## A Standard Setting Exercise

Longford (1996) poses an interesting problem in standard setting. 17 writing performances were randomly selected from all scored performances. They had ratings in the range 4-12. These 17 writers were each assessed as pass or fail by each of 16 experts. Now, what is the minimum rating for a pass?

```-------------------------------------------------------------------
|         Expert's Classification of Writers: 1=Pass, 0=Fail      |
|-----------------------------------------------------------------|
|Writer: | 6 10 14  1  4  5  9 11 13 15 12  8 16  7 17  2  3|     |
|--------+--------------------------------------------------+-----|
|Rating: |10 12  9  8 11  8  7 11  6  8 10  9  6  6  7  4  5|Total|
|--------+--------------------------------------------------+-----|
|Expert 6| 1  1  1  1  1  1  1  1  1  1  1  1  1  1  1  1  0|  16 |
|    2   | 1  1  1  1  1  1  1  1  1  1  1  0  1  1  1  1  0|  15 |
|   11   | 1  1  1  1  1  1  1  1  1  1  1  1  1  1  0  1  0|  15 |
|   12   | 1  1  1  1  1  1  1  1  1  1  1  1  1  1  1  0  0|  15 |
|    5   | 1  1  1  1  1  1  1  1  1  1  1  1  1  0  0  0  0|  13 |
|    7   | 1  1  1  1  1  1  1  1  1  1  1  1  1  0  0  0  0|  13 |
|    9   | 1  1  1  1  1  1  1  1  1  1  1  1  1  0  0  0  0|  13 |
|   14   | 1  1  1  0  1  1  1  1  1  0  1  1  1  1  1  0  0|  13 |
|   16   | 1  1  1  1  0  1  1  1  0  1  1  1  1  1  1  0  0|  13 |
|    1   | 1  1  1  1  0  1  1  1  1  1  0  1  1  1  0  0  0|  12 |
|    4   | 1  1  1  1  1  1  1  1  0  1  0  0  0  1  1  0  0|  11 |
|   15   | 1  1  1  1  1  0  1  0  1  1  0  1  0  1  1  0  0|  11 |
|    3   | 1  1  0  1  1  1  1  1  1  0  1  0  0  0  0  0  0|   9 |
|    8   | 1  1  1  0  0  1  0  1  1  0  1  0  1  0  1  0  0|   9 |
|   10   | 1  1  1  1  1  0  0  0  1  1  1  1  0  0  0  0  0|   9 |
|   13   | 1  0  1  1  1  0  0  0  0  1  0  0  0  0  0  0  1|   6 |
|--------+--------------------------------------------------+-----|
|Total   |16 15 15 14 13 13 13 13 13 13 12 11 11  9  8  3  1|  193|
-------------------------------------------------------------------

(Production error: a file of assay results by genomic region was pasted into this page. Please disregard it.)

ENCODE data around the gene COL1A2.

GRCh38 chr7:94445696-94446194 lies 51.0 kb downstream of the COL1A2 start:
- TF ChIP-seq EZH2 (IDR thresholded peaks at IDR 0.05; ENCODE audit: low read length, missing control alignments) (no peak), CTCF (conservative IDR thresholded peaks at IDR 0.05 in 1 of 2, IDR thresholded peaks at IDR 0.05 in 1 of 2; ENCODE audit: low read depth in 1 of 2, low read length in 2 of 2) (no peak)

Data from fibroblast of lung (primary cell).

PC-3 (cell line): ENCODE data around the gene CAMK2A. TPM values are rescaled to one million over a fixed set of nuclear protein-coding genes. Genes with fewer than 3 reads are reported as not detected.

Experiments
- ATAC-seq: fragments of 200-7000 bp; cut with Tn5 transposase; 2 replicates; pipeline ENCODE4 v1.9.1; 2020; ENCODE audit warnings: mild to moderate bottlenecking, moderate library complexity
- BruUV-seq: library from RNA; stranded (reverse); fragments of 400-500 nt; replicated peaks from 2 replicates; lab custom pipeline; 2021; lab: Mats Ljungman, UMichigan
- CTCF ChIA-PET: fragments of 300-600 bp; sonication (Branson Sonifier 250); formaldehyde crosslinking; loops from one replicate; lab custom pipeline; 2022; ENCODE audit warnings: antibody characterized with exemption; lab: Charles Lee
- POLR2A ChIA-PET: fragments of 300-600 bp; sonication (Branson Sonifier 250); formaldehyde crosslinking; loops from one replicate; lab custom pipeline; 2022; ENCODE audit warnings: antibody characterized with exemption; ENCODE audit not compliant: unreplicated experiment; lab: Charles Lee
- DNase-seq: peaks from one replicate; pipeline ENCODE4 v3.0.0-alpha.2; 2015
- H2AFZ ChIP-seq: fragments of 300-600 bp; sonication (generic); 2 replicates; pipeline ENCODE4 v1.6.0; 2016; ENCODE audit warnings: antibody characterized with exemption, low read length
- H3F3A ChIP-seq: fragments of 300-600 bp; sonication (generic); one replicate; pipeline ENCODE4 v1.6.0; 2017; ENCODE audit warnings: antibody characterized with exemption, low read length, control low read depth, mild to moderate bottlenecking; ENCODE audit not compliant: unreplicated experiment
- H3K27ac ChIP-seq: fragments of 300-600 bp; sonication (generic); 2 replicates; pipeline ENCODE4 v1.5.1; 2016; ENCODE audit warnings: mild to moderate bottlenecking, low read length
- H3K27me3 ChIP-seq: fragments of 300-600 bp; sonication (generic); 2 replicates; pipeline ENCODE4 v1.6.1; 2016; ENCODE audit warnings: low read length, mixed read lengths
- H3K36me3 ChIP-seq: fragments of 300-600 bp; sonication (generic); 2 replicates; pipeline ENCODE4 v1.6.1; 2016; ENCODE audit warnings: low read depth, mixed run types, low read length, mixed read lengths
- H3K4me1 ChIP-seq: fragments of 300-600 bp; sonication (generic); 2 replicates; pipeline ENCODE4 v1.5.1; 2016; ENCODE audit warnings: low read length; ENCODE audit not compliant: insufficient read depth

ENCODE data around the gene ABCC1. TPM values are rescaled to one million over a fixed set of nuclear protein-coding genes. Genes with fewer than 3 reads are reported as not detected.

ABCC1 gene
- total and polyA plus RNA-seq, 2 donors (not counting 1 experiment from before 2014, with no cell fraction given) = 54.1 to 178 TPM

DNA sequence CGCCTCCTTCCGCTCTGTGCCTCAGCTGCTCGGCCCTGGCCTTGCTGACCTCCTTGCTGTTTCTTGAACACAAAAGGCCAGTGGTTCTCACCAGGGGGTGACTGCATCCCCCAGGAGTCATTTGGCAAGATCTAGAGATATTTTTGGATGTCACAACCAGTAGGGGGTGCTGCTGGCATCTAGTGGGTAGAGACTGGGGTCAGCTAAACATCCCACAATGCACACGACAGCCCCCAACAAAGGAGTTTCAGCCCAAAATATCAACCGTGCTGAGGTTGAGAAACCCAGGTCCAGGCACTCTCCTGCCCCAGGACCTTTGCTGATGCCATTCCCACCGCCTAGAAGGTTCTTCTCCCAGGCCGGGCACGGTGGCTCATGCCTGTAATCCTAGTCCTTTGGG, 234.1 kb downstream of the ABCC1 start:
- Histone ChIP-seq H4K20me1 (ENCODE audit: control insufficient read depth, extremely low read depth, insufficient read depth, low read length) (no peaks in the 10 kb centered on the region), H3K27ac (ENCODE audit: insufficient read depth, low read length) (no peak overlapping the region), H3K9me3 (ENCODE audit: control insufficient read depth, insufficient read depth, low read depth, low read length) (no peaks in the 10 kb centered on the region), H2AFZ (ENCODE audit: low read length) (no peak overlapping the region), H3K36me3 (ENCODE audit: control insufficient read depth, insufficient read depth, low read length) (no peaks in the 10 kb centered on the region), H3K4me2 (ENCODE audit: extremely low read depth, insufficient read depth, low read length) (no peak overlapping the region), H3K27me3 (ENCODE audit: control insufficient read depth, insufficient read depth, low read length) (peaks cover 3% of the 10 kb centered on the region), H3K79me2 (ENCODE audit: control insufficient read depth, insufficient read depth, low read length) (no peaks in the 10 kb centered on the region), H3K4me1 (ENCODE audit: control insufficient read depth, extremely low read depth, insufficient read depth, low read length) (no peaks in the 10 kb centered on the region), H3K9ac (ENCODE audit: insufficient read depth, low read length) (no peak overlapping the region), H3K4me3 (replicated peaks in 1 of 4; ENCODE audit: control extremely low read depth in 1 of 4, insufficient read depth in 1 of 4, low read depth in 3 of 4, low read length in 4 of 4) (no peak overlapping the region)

```

A routine Rasch analysis of Longford's data (shown Guttman-sorted in the Table) reveals that some data editing is needed. Expert 13 is the most severe and yet was the only expert to pass Writer 3 (the `1' in the bottom right corner of the data matrix). This causes Expert 13 to have large misfit statistics and a negative correlation with the other experts. He is not part of any consensus. The pass verdicts for Writer 17 also correlate negatively with the judges' perspectives of the other writers. This idiosyncratic Writer is also not part of any consensus. Once these irregular rating patterns are removed, consensus appears. Writer 3 is failed by everyone. Writers 6 and 10 are passed by everyone. In a second Rasch analysis, the writers are measured, establishing a frame of reference within which to identify the pass-fail criterion. In a third analysis, all writers are anchored at their measures from the second analysis (including Bayesian estimates for writers with extreme scores). Then measures are obtained for all experts, so that all (except 13) participate in setting the mean pass-fail point.

Writer's ratings vs. pass-fail measures are plotted in the Figure. The experts' severity measures are across the bottom of the plot. An expert of average severity would be expected to pass all performances to the right of the Y-axis. Also shown, for reference only, are Expert (13) and Examinee (17). We see that the bulk of the experts would be expected to pass papers rated 6 or more.

This plot also warns that the original ratings themselves are dubious. Writer 13, with a rating of 6, was deemed a more certain pass by these experts than Writer 4 with a rating of 11. The standard setting process could also be improved. Rather than selecting papers at random, focus on ratings near the expected pass-fail point using a stratified random sample. A better sampling plan would eliminate most of the papers rated 9-12, and select papers rated 4-7.

John Michael Linacre

Longford NT (1996) Reconciling experts' differences in setting cut scores for pass-fail decisions. Journal of Educational Statistics 21:3 203-213.

A standard setting exercise. Linacre J.M. … Rasch Measurement Transactions, 1996, 10:3 p. 521.

Rasch Publications
Rasch Measurement Transactions (free, online) Rasch Measurement research papers (free, online) Probabilistic Models for Some Intelligence and Attainment Tests, Georg Rasch Applying the Rasch Model 3rd. Ed., Bond & Fox Best Test Design, Wright & Stone
Rating Scale Analysis, Wright & Masters Introduction to Rasch Measurement, E. Smith & R. Smith Introduction to Many-Facet Rasch Measurement, Thomas Eckes Invariant Measurement: Using Rasch Models in the Social, Behavioral, and Health Sciences, George Engelhard, Jr. Statistical Analyses for Language Testers, Rita Green
Rasch Models: Foundations, Recent Developments, and Applications, Fischer & Molenaar Journal of Applied Measurement Rasch models for measurement, David Andrich Constructing Measures, Mark Wilson Rasch Analysis in the Human Sciences, Boone, Stave, Yale
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